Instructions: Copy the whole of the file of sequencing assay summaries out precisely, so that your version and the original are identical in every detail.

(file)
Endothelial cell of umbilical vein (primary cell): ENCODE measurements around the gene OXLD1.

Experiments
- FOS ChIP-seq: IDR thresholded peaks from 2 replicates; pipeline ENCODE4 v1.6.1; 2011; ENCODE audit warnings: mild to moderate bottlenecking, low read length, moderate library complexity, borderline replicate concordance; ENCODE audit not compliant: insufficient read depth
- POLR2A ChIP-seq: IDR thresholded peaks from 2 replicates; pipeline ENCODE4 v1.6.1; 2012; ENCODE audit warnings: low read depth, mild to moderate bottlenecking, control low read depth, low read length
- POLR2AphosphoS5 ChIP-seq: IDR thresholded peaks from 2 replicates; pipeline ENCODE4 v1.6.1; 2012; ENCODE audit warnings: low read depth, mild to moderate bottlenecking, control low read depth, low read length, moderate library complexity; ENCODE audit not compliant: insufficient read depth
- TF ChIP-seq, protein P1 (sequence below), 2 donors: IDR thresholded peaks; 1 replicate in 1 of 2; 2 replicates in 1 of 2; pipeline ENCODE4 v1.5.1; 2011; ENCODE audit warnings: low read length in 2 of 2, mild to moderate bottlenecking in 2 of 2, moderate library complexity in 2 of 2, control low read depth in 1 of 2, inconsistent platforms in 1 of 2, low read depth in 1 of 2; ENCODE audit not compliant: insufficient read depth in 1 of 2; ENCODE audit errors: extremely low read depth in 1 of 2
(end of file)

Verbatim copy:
Endothelial cell of umbilical vein (primary cell): ENCODE measurements around the gene OXLD1.

Experiments
- FOS ChIP-seq: IDR thresholded peaks from 2 replicates; pipeline ENCODE4 v1.6.1; 2011; ENCODE audit warnings: mild to moderate bottlenecking, low read length, moderate library complexity, borderline replicate concordance; ENCODE audit not compliant: insufficient read depth
- POLR2A ChIP-seq: IDR thresholded peaks from 2 replicates; pipeline ENCODE4 v1.6.1; 2012; ENCODE audit warnings: low read depth, mild to moderate bottlenecking, control low read depth, low read length
- POLR2AphosphoS5 ChIP-seq: IDR thresholded peaks from 2 replicates; pipeline ENCODE4 v1.6.1; 2012; ENCODE audit warnings: low read depth, mild to moderate bottlenecking, control low read depth, low read length, moderate library complexity; ENCODE audit not compliant: insufficient read depth
- TF ChIP-seq, protein P1 (sequence below), 2 donors: IDR thresholded peaks; 1 replicate in 1 of 2; 2 replicates in 1 of 2; pipeline ENCODE4 v1.5.1; 2011; ENCODE audit warnings: low read length in 2 of 2, mild to moderate bottlenecking in 2 of 2, moderate library complexity in 2 of 2, control low read depth in 1 of 2, inconsistent platforms in 1 of 2, low read depth in 1 of 2; ENCODE audit not compliant: insufficient read depth in 1 of 2; ENCODE audit errors: extremely low read depth in 1 of 2